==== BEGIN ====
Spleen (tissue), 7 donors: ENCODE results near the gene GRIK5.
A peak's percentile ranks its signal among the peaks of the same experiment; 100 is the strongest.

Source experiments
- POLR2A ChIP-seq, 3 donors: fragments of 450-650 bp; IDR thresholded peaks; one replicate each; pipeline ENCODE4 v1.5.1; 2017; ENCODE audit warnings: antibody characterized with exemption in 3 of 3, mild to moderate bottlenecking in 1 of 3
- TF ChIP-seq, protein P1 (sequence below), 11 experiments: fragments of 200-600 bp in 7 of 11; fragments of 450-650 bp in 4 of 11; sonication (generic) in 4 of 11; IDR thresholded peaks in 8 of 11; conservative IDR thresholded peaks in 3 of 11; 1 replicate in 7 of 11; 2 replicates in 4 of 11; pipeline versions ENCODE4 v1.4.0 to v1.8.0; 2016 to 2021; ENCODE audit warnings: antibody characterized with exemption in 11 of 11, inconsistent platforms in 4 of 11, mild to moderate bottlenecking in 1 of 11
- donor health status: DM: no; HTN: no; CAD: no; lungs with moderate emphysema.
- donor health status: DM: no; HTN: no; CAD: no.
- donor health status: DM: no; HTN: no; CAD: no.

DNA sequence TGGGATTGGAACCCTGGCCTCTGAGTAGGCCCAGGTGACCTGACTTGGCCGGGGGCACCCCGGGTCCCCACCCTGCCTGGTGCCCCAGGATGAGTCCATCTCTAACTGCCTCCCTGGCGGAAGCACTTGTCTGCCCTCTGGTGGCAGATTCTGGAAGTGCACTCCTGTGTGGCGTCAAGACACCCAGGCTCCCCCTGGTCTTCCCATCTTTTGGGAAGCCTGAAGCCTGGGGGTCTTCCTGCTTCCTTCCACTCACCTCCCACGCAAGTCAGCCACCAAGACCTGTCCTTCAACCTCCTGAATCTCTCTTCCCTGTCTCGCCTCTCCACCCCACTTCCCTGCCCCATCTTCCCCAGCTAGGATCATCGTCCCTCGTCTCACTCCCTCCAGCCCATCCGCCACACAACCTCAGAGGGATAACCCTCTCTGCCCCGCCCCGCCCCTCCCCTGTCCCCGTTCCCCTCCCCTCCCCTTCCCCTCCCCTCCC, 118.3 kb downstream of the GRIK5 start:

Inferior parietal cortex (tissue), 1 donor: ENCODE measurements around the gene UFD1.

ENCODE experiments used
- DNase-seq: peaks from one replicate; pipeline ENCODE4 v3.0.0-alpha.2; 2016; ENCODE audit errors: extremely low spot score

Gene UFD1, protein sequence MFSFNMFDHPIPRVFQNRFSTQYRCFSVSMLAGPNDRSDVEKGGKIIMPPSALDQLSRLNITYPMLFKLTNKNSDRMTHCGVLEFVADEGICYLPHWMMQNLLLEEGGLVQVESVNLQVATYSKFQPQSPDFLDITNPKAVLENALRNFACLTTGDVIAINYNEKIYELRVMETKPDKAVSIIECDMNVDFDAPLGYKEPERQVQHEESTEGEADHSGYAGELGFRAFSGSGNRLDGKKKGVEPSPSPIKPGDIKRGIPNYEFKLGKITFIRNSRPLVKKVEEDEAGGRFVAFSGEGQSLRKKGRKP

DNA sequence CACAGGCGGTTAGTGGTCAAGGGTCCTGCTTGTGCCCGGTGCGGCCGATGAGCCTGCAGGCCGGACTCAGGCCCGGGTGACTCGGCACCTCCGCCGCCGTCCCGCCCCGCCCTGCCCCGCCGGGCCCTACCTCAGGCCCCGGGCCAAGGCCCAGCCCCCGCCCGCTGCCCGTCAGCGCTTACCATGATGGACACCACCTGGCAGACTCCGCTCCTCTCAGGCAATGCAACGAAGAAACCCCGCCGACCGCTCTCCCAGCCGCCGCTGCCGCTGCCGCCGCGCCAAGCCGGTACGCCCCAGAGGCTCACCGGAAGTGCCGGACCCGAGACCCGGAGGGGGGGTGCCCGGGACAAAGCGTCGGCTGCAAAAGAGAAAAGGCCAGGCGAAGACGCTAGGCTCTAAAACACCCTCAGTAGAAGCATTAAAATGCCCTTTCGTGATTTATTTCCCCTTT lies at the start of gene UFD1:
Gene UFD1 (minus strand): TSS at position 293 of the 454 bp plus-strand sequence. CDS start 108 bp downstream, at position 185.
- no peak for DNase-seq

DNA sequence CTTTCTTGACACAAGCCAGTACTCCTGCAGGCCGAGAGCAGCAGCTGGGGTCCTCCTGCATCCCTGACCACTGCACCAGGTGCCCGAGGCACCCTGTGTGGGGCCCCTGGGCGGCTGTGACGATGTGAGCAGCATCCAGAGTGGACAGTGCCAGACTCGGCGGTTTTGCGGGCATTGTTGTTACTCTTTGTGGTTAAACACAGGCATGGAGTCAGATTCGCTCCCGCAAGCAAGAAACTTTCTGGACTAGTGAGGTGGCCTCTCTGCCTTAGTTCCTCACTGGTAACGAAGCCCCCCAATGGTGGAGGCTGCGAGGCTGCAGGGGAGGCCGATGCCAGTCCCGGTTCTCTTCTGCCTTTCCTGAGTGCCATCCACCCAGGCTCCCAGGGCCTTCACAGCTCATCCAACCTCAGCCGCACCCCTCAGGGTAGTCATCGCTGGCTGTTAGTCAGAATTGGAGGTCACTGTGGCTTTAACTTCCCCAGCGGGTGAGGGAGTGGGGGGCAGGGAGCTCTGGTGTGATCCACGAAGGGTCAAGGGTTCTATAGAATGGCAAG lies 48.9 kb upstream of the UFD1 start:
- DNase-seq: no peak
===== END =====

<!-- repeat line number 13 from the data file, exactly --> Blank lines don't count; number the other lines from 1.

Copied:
Gene UFD1, protein sequence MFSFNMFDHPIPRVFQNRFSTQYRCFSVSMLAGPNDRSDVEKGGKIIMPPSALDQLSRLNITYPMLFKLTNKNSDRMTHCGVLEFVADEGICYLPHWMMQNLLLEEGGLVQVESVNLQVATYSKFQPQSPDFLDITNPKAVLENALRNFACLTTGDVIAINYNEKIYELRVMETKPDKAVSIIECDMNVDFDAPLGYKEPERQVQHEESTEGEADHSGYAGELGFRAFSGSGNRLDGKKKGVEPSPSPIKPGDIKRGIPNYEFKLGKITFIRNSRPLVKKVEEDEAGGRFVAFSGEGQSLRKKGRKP